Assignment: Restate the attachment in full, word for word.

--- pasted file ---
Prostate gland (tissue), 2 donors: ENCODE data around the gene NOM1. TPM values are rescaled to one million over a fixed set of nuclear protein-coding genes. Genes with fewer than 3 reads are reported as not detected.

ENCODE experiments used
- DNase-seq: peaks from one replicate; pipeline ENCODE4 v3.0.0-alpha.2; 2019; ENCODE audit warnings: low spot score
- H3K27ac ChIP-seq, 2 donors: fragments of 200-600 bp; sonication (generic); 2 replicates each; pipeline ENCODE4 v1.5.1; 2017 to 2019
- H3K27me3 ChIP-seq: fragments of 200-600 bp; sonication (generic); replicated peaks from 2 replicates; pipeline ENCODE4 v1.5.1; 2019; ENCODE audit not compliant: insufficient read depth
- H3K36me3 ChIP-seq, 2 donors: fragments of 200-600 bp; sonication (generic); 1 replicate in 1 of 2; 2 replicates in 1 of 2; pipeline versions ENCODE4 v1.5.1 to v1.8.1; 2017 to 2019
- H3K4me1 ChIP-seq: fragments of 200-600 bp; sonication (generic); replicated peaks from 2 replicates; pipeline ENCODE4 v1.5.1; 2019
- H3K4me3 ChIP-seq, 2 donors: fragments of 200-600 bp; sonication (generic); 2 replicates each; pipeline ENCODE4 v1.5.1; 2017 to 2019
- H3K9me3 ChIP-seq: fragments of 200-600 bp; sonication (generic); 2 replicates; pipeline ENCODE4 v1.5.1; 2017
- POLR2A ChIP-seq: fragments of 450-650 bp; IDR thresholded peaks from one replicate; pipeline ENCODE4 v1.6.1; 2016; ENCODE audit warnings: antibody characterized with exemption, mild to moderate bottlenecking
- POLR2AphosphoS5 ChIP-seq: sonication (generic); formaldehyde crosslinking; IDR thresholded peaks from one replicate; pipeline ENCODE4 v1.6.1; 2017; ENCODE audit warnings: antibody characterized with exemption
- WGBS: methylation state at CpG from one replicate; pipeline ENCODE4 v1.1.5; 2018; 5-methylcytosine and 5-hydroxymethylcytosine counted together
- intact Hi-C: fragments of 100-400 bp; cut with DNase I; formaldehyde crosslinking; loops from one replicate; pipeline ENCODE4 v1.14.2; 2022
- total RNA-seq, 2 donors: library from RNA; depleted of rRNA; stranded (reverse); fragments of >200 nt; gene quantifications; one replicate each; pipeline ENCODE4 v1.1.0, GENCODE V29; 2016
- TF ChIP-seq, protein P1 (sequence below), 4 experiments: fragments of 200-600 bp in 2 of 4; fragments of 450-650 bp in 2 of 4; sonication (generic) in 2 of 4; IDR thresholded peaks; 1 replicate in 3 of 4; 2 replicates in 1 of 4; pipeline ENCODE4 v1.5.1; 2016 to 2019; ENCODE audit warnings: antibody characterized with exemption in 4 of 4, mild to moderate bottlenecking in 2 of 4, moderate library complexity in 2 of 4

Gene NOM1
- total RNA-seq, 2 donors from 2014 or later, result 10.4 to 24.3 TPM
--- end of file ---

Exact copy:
Prostate gland (tissue), 2 donors: ENCODE data around the gene NOM1. TPM values are rescaled to one million over a fixed set of nuclear protein-coding genes. Genes with fewer than 3 reads are reported as not detected.

ENCODE experiments used
- DNase-seq: peaks from one replicate; pipeline ENCODE4 v3.0.0-alpha.2; 2019; ENCODE audit warnings: low spot score
- H3K27ac ChIP-seq, 2 donors: fragments of 200-600 bp; sonication (generic); 2 replicates each; pipeline ENCODE4 v1.5.1; 2017 to 2019
- H3K27me3 ChIP-seq: fragments of 200-600 bp; sonication (generic); replicated peaks from 2 replicates; pipeline ENCODE4 v1.5.1; 2019; ENCODE audit not compliant: insufficient read depth
- H3K36me3 ChIP-seq, 2 donors: fragments of 200-600 bp; sonication (generic); 1 replicate in 1 of 2; 2 replicates in 1 of 2; pipeline versions ENCODE4 v1.5.1 to v1.8.1; 2017 to 2019
- H3K4me1 ChIP-seq: fragments of 200-600 bp; sonication (generic); replicated peaks from 2 replicates; pipeline ENCODE4 v1.5.1; 2019
- H3K4me3 ChIP-seq, 2 donors: fragments of 200-600 bp; sonication (generic); 2 replicates each; pipeline ENCODE4 v1.5.1; 2017 to 2019
- H3K9me3 ChIP-seq: fragments of 200-600 bp; sonication (generic); 2 replicates; pipeline ENCODE4 v1.5.1; 2017
- POLR2A ChIP-seq: fragments of 450-650 bp; IDR thresholded peaks from one replicate; pipeline ENCODE4 v1.6.1; 2016; ENCODE audit warnings: antibody characterized with exemption, mild to moderate bottlenecking
- POLR2AphosphoS5 ChIP-seq: sonication (generic); formaldehyde crosslinking; IDR thresholded peaks from one replicate; pipeline ENCODE4 v1.6.1; 2017; ENCODE audit warnings: antibody characterized with exemption
- WGBS: methylation state at CpG from one replicate; pipeline ENCODE4 v1.1.5; 2018; 5-methylcytosine and 5-hydroxymethylcytosine counted together
- intact Hi-C: fragments of 100-400 bp; cut with DNase I; formaldehyde crosslinking; loops from one replicate; pipeline ENCODE4 v1.14.2; 2022
- total RNA-seq, 2 donors: library from RNA; depleted of rRNA; stranded (reverse); fragments of >200 nt; gene quantifications; one replicate each; pipeline ENCODE4 v1.1.0, GENCODE V29; 2016
- TF ChIP-seq, protein P1 (sequence below), 4 experiments: fragments of 200-600 bp in 2 of 4; fragments of 450-650 bp in 2 of 4; sonication (generic) in 2 of 4; IDR thresholded peaks; 1 replicate in 3 of 4; 2 replicates in 1 of 4; pipeline ENCODE4 v1.5.1; 2016 to 2019; ENCODE audit warnings: antibody characterized with exemption in 4 of 4, mild to moderate bottlenecking in 2 of 4, moderate library complexity in 2 of 4

Gene NOM1
- total RNA-seq, 2 donors from 2014 or later, result 10.4 to 24.3 TPM